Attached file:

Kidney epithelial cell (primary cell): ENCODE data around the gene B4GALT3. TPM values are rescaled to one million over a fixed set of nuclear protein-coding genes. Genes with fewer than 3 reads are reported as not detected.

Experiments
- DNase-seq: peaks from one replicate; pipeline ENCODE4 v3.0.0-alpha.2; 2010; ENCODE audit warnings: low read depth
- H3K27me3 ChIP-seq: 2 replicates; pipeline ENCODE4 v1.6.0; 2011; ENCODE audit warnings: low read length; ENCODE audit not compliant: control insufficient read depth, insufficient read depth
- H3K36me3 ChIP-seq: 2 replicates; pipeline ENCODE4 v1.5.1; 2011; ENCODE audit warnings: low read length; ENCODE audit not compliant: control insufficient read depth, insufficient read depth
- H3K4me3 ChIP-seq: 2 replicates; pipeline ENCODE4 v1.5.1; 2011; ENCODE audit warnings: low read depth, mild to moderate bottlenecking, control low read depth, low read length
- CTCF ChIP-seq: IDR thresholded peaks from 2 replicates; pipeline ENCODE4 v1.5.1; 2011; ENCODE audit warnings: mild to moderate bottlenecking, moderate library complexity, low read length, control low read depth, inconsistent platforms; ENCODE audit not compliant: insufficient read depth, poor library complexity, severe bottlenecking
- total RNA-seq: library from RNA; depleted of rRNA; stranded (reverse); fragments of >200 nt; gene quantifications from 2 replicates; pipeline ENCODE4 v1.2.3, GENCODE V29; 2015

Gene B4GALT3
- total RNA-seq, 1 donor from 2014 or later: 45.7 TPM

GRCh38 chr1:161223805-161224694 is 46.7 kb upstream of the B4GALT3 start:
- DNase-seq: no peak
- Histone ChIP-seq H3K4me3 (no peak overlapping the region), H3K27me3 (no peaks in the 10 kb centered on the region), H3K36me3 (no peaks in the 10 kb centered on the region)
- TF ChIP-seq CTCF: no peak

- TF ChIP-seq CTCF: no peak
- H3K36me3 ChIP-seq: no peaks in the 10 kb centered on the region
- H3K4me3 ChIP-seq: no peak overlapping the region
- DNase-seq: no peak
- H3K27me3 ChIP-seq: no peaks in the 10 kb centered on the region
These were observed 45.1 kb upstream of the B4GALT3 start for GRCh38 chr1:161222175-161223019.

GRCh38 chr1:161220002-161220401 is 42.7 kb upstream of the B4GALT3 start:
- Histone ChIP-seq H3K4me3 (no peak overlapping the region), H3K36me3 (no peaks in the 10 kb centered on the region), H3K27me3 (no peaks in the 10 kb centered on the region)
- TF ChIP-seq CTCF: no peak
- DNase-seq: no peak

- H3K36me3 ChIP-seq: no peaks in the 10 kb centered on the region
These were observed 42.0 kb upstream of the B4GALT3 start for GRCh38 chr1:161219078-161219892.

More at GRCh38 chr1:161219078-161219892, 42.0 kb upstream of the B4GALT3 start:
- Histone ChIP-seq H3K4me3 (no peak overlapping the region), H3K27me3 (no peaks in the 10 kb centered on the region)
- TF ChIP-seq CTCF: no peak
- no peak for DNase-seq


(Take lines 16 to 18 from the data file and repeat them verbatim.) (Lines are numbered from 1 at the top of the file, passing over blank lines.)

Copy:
- H3K36me3 ChIP-seq: no peaks in the 10 kb centered on the region
- H3K4me3 ChIP-seq: no peak overlapping the region
- DNase-seq: no peak